Is your employer OK with you doing this and will they support your efforts? This is an easy one for me. My supervisors have made it clear that they don't have any problem with me hosting a yearly conference. Some colleges/universities may have issues with it though. If yours does, make sure that you follow all the rules. Remember, we're just the people holding the keys, and if we break the rules, they will find someone else to hold the keys.

jl holdsworth conference hamer

How do you go about setting up a conference?

Well, first, do you have speakers? I've been very lucky because my speakers all come and speak for very low fees. I have to call in some favors, and I also have to return some favors. I know that we won't make money, so I just try to make the experience as great as I possibly can for them.

So first, go find four to seven speakers (this is where all that networking you've done in the past comes into play). Start local to save costs. If there are other colleges/universities near you, reach out to them. Reach out to private sector coaches as well (again, make sure you can trust them). If you have to fly speakers in, figure out how you will pay for their flights.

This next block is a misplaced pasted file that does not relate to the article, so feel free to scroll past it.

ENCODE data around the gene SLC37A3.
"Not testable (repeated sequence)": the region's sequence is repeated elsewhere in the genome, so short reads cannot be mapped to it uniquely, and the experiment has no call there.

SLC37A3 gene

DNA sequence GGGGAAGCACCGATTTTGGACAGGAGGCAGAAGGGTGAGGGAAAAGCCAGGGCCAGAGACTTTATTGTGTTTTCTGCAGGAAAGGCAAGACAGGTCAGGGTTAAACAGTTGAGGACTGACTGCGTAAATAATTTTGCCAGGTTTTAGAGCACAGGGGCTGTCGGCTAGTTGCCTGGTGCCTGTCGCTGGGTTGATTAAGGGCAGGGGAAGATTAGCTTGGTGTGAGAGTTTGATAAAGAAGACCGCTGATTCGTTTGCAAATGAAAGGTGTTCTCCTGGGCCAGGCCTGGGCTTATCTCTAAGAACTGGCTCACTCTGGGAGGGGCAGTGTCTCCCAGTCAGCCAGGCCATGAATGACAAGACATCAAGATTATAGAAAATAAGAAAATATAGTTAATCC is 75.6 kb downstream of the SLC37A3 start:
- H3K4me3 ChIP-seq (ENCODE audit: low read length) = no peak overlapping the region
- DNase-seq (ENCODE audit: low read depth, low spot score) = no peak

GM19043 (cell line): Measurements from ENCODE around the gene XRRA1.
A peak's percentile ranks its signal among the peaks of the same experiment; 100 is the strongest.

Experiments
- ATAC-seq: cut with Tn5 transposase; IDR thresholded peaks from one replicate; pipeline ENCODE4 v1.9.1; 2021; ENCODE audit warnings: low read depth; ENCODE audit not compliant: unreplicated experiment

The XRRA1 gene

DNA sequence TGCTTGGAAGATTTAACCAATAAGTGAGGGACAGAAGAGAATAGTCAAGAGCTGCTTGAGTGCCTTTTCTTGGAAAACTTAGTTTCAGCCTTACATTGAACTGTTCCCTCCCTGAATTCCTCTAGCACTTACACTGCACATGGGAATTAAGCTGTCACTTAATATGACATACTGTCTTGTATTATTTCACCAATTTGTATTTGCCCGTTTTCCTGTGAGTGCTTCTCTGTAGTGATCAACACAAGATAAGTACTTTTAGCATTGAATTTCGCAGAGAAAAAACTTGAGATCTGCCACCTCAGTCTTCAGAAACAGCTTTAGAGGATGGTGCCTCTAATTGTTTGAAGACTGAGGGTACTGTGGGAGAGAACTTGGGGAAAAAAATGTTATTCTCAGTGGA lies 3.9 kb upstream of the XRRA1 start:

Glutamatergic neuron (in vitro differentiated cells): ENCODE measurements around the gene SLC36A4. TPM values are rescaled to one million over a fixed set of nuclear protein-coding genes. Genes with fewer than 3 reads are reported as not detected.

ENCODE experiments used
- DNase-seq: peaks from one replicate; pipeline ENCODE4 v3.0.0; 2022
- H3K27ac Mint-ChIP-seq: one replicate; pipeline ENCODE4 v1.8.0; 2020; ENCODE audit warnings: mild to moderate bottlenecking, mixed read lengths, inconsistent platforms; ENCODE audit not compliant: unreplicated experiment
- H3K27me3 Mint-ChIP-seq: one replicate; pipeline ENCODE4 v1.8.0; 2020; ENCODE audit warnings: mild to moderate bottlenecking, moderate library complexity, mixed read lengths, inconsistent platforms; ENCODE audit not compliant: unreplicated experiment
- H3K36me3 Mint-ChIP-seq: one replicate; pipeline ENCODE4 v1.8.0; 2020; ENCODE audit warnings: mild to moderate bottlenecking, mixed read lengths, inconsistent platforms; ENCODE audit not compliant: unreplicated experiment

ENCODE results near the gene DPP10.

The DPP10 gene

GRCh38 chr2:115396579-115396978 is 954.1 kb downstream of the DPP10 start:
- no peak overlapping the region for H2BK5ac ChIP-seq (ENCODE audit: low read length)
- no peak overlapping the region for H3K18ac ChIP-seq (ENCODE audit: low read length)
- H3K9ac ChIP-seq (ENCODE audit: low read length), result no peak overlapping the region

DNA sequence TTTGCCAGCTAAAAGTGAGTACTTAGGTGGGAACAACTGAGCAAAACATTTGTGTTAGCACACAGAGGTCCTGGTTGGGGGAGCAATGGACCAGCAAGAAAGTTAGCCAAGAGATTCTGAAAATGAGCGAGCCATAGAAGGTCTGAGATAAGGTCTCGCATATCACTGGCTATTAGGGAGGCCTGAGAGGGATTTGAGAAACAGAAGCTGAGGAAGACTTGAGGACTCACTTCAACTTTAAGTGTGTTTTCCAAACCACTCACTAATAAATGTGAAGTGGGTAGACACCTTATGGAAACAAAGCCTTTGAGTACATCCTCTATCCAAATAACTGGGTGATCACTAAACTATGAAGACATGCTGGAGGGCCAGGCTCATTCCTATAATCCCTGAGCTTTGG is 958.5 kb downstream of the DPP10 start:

How do you advertise? This has become much easier to do then it was 13 years ago when I hosted my first conference. Social media is amazing for disseminating information, so use it. I'm going to go off on a tangent for a few sentences. I get annoyed when people say that social media is bad. Social media isn't bad. Reacting to things on social media and the poor use of social media are bad. Social media isn’t the devil or Jesus. It's just a form of communication. It is what you make of it.

So, back to the point...take fliers to local gyms, CrossFit boxes, performance coaches, physical therapy clinics, and high schools. Email it to everyone and anyone who may be interested. You could do all of that and still have only ten attendees. But so what? Ten is ten more than zero. Enjoy that you created something and keep your expectations realistic for your first go-around.

Where will you host the conference? These are simple but complex questions. First, you need to approach your administration and figure out if your college/university will allow you to hold the conference on campus and whether or not they support your efforts. If they do support you and you're allowed to host it on campus, work with them and anyone else to secure a space that will meet your needs somewhere on campus. There usually aren't any fees associated with this but check with your college/university to work that out. You will also need to make sure you have the proper equipment ready to go including a laptop, projector, smart cart, etc.